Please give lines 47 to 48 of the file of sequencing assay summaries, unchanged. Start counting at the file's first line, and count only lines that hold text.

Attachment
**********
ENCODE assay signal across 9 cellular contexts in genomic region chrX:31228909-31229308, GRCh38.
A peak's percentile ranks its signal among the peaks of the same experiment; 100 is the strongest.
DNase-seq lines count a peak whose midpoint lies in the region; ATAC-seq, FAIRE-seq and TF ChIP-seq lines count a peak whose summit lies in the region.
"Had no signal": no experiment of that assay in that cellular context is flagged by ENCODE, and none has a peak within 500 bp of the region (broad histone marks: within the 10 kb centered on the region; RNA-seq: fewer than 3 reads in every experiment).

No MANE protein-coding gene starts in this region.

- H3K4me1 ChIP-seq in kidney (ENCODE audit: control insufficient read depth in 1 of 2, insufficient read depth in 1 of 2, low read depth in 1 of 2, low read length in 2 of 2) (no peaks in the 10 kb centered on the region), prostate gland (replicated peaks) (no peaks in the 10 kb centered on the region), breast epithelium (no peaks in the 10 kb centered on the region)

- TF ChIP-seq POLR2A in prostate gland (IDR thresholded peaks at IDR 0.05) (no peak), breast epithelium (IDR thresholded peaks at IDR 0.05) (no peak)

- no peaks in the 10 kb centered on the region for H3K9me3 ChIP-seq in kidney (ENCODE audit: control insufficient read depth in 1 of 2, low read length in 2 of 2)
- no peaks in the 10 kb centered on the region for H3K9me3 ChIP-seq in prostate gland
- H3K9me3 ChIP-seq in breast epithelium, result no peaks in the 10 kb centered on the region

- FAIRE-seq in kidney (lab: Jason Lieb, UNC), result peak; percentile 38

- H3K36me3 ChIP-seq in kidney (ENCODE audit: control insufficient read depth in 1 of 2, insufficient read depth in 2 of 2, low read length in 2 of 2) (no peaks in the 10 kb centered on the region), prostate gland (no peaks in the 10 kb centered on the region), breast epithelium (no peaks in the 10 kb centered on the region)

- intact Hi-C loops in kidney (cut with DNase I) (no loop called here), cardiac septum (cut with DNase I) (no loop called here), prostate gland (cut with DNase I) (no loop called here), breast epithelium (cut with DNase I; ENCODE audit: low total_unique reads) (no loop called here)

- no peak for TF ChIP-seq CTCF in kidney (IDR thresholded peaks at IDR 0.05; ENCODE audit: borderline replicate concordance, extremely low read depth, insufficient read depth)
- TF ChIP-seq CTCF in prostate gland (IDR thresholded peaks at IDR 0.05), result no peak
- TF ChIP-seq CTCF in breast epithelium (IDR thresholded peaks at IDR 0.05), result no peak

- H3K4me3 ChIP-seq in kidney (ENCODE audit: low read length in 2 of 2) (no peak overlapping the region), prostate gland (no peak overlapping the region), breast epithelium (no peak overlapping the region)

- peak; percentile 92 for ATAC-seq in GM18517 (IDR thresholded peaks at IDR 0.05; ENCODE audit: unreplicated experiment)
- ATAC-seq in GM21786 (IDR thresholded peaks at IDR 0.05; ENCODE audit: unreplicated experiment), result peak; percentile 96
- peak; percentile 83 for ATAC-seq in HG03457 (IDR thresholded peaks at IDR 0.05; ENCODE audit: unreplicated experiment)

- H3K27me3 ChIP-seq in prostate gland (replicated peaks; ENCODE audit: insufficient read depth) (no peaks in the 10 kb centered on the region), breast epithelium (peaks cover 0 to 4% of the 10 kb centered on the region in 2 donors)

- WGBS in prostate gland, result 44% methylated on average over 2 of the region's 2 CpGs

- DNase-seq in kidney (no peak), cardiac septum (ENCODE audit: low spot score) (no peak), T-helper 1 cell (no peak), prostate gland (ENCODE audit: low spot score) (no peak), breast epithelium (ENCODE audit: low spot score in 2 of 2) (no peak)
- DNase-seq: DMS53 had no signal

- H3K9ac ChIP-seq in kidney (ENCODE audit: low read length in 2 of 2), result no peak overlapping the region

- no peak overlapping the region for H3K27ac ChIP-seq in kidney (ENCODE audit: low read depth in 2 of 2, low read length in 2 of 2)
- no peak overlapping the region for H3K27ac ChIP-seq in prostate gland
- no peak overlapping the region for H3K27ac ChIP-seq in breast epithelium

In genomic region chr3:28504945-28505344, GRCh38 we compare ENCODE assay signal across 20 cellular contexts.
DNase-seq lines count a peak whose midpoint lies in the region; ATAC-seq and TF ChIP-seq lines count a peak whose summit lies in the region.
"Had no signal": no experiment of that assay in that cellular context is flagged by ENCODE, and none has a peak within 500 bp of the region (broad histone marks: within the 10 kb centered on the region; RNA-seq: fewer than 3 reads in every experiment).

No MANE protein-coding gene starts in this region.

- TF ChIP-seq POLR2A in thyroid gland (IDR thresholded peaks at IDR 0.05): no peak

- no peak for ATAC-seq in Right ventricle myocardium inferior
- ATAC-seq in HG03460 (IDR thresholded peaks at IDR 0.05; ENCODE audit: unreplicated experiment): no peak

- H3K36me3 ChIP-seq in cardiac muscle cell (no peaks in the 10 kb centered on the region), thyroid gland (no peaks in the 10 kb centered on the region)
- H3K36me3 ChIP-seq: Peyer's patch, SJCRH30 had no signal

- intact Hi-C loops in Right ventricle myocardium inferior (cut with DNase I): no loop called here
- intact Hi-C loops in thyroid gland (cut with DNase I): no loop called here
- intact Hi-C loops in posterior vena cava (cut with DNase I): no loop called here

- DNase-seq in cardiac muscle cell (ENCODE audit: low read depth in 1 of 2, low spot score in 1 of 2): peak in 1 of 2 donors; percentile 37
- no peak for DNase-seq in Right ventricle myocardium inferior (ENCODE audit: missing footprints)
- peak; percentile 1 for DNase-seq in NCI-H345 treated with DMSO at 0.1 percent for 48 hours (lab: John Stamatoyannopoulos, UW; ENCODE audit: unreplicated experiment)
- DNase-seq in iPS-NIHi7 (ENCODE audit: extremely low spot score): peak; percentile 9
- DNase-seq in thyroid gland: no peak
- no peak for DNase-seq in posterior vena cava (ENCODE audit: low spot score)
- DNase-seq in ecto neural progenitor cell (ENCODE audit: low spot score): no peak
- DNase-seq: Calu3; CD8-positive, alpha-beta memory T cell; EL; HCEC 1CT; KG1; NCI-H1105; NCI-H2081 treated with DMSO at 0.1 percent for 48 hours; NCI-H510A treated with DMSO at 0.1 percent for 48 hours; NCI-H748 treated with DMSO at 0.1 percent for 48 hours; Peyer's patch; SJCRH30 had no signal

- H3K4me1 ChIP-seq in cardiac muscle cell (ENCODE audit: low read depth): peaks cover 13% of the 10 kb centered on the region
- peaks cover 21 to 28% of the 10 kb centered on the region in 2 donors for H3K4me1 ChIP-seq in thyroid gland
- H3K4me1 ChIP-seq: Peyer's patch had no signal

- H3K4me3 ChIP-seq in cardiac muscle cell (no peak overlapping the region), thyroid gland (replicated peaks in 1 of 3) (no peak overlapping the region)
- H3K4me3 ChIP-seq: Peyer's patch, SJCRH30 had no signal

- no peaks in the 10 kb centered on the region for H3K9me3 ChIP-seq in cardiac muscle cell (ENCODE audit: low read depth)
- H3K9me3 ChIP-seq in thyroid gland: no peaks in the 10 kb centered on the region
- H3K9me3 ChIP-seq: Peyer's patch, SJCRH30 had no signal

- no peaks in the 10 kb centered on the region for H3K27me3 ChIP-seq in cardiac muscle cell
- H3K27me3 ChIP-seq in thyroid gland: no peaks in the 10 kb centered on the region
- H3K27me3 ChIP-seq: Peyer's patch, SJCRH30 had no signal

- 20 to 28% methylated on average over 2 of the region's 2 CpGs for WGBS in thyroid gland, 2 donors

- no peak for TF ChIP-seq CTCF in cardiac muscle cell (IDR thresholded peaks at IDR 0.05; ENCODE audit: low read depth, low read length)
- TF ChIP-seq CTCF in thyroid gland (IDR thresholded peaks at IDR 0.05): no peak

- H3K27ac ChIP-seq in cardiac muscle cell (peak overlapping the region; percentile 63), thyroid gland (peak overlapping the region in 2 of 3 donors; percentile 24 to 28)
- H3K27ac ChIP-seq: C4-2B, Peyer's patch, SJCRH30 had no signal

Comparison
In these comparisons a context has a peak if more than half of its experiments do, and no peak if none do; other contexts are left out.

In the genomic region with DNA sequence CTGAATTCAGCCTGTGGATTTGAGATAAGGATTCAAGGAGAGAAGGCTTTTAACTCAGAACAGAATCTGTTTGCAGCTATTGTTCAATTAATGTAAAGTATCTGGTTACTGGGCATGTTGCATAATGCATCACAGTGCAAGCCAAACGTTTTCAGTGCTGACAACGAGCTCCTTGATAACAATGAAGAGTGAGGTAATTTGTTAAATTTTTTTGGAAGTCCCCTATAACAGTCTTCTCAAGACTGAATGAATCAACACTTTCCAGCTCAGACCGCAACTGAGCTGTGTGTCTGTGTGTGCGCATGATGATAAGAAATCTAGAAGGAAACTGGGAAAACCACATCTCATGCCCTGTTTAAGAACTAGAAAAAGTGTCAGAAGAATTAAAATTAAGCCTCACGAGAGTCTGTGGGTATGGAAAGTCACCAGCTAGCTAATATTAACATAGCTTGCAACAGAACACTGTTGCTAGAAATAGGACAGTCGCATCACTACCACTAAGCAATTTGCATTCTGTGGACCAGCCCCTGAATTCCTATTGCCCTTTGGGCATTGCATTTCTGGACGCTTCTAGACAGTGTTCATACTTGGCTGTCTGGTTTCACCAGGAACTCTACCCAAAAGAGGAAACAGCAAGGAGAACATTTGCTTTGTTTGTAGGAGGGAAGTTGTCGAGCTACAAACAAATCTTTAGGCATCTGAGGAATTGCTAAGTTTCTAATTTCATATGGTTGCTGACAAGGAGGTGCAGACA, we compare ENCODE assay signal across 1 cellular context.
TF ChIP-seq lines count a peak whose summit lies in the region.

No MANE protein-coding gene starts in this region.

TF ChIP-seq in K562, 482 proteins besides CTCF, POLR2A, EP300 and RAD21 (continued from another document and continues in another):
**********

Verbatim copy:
- DNase-seq in ecto neural progenitor cell (ENCODE audit: low spot score): no peak
- DNase-seq: Calu3; CD8-positive, alpha-beta memory T cell; EL; HCEC 1CT; KG1; NCI-H1105; NCI-H2081 treated with DMSO at 0.1 percent for 48 hours; NCI-H510A treated with DMSO at 0.1 percent for 48 hours; NCI-H748 treated with DMSO at 0.1 percent for 48 hours; Peyer's patch; SJCRH30 had no signal